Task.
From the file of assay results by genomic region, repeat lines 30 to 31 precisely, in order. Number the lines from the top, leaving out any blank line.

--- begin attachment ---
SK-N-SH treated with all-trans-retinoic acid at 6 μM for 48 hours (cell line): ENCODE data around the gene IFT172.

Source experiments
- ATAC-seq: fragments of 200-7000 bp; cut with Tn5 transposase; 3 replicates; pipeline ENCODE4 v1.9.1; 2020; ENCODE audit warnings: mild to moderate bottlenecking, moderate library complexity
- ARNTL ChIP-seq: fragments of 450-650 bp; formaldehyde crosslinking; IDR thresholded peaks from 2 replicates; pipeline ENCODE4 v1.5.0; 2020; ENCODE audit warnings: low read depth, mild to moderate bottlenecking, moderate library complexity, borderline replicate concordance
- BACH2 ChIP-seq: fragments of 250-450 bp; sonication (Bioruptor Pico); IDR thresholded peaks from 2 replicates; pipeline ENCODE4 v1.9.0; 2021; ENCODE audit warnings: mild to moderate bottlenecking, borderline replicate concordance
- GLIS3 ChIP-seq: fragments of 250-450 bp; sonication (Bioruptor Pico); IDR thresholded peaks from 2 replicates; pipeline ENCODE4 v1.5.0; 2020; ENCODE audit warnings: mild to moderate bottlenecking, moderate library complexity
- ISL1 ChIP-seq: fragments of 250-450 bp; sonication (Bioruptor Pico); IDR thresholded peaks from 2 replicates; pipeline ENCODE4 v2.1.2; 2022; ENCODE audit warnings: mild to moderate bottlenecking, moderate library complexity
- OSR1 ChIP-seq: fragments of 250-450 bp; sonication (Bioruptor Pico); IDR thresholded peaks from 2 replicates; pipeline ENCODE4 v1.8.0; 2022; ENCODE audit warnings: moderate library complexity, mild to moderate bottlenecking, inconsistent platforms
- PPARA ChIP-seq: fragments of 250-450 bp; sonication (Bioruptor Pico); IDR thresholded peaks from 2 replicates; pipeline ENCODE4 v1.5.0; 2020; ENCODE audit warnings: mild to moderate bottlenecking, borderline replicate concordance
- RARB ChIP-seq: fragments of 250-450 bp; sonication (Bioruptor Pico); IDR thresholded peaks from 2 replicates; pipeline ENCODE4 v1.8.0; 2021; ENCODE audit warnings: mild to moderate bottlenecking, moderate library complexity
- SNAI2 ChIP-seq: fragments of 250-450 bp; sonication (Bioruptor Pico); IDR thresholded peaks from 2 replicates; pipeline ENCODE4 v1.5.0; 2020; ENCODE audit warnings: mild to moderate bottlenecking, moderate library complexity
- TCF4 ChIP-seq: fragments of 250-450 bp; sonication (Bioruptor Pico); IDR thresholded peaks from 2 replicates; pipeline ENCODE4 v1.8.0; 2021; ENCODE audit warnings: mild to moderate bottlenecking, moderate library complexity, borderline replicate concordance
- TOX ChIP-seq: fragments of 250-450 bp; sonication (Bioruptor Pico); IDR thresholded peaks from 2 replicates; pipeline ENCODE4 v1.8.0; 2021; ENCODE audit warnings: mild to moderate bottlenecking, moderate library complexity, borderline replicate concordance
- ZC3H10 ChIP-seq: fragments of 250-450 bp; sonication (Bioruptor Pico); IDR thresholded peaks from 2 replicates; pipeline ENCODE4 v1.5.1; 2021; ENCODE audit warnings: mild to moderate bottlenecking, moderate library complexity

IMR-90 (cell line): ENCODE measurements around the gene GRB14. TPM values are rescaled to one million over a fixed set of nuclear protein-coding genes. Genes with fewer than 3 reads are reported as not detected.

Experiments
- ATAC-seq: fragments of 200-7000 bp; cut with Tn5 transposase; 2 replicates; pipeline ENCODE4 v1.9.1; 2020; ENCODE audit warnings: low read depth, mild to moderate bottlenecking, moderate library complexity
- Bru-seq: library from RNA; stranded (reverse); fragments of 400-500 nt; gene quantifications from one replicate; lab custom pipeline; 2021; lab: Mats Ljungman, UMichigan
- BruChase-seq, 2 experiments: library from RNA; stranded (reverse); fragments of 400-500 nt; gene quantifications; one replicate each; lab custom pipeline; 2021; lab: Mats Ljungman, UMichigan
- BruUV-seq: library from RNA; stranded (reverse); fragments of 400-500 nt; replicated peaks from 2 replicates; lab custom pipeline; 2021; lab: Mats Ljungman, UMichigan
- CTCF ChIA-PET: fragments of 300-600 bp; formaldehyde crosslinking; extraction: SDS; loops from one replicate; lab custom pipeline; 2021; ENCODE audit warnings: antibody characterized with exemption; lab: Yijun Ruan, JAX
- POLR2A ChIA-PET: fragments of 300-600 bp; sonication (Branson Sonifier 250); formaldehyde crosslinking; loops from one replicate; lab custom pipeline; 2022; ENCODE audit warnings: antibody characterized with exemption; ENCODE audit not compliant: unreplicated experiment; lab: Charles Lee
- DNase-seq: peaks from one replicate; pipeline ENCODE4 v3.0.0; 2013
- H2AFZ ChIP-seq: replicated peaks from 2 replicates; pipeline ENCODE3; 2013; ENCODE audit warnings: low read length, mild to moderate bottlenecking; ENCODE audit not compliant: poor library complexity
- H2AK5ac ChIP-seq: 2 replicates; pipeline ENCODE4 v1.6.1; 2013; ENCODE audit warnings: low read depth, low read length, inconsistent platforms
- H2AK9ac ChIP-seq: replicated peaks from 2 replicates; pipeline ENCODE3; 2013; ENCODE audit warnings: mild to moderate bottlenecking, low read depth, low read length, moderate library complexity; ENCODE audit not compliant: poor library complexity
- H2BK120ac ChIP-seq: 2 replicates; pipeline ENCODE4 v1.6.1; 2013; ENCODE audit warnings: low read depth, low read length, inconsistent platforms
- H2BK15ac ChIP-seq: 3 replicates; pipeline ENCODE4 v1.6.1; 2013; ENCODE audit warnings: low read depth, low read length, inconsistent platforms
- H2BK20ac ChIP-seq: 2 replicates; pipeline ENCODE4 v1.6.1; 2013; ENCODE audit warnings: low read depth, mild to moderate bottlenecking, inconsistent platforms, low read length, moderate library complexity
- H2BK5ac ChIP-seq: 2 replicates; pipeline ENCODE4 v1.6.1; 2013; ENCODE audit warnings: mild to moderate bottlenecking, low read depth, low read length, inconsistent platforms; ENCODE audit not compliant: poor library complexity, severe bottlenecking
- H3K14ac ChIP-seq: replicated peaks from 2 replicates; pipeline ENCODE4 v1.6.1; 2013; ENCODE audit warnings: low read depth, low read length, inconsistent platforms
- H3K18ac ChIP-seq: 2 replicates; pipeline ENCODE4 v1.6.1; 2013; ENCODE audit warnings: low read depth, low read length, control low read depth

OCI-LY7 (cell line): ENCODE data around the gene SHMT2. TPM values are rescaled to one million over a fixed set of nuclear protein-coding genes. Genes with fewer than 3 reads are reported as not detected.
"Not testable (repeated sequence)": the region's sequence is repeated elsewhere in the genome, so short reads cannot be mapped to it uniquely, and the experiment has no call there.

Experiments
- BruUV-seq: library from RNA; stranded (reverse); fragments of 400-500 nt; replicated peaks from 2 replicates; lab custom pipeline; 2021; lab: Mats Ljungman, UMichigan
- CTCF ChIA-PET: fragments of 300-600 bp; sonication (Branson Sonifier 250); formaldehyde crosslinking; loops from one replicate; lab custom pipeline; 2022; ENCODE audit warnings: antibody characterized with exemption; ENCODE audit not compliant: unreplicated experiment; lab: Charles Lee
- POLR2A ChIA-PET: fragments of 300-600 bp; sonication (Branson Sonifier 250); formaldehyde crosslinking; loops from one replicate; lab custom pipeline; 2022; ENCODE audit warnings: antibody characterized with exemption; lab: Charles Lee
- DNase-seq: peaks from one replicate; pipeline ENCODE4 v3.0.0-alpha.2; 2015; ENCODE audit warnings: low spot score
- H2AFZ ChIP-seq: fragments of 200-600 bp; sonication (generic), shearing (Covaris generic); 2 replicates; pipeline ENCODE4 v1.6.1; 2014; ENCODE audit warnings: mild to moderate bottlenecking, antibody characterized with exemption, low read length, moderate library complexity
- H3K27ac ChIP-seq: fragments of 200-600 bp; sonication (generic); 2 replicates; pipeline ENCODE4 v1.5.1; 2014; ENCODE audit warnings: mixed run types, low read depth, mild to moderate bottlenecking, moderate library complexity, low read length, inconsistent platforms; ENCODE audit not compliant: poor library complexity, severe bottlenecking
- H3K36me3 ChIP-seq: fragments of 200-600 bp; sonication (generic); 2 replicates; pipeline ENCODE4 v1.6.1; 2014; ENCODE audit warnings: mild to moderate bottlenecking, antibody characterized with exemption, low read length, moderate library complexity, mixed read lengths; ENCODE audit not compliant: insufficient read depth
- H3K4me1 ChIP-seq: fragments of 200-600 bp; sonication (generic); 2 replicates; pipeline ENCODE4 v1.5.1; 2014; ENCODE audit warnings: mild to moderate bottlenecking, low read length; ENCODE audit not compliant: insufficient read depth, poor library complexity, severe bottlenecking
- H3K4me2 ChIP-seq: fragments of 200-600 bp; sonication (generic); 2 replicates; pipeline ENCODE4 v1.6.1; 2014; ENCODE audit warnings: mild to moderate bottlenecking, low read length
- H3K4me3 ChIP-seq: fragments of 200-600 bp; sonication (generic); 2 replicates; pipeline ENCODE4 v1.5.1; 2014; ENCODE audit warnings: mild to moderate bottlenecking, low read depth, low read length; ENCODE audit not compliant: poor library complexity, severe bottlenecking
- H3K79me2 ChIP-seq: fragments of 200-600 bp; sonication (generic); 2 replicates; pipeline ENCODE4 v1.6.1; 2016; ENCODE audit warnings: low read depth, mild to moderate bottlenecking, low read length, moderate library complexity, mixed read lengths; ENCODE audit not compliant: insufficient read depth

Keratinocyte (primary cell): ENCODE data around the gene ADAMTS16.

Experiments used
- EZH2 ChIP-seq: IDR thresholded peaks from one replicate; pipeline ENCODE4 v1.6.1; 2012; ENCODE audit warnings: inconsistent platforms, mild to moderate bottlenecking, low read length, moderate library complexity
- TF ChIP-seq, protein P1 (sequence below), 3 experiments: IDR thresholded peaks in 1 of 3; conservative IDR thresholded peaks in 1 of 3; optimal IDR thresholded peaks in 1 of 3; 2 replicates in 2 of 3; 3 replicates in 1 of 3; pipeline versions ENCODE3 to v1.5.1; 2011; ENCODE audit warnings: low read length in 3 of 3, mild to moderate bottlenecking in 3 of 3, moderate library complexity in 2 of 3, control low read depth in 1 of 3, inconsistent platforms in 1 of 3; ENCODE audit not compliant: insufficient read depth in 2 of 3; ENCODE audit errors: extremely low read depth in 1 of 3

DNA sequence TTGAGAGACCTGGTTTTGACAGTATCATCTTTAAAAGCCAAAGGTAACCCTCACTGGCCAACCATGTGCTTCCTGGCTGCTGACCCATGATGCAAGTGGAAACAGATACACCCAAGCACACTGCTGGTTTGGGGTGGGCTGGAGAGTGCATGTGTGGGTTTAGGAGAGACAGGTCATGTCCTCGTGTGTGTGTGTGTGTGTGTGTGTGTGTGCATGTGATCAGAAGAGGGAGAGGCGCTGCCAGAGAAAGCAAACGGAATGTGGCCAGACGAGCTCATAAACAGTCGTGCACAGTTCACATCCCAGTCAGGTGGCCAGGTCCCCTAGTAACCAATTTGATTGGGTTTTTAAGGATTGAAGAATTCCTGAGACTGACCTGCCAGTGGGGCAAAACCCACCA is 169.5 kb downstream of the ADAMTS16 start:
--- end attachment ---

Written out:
- H2BK5ac ChIP-seq: 2 replicates; pipeline ENCODE4 v1.6.1; 2013; ENCODE audit warnings: mild to moderate bottlenecking, low read depth, low read length, inconsistent platforms; ENCODE audit not compliant: poor library complexity, severe bottlenecking
- H3K14ac ChIP-seq: replicated peaks from 2 replicates; pipeline ENCODE4 v1.6.1; 2013; ENCODE audit warnings: low read depth, low read length, inconsistent platforms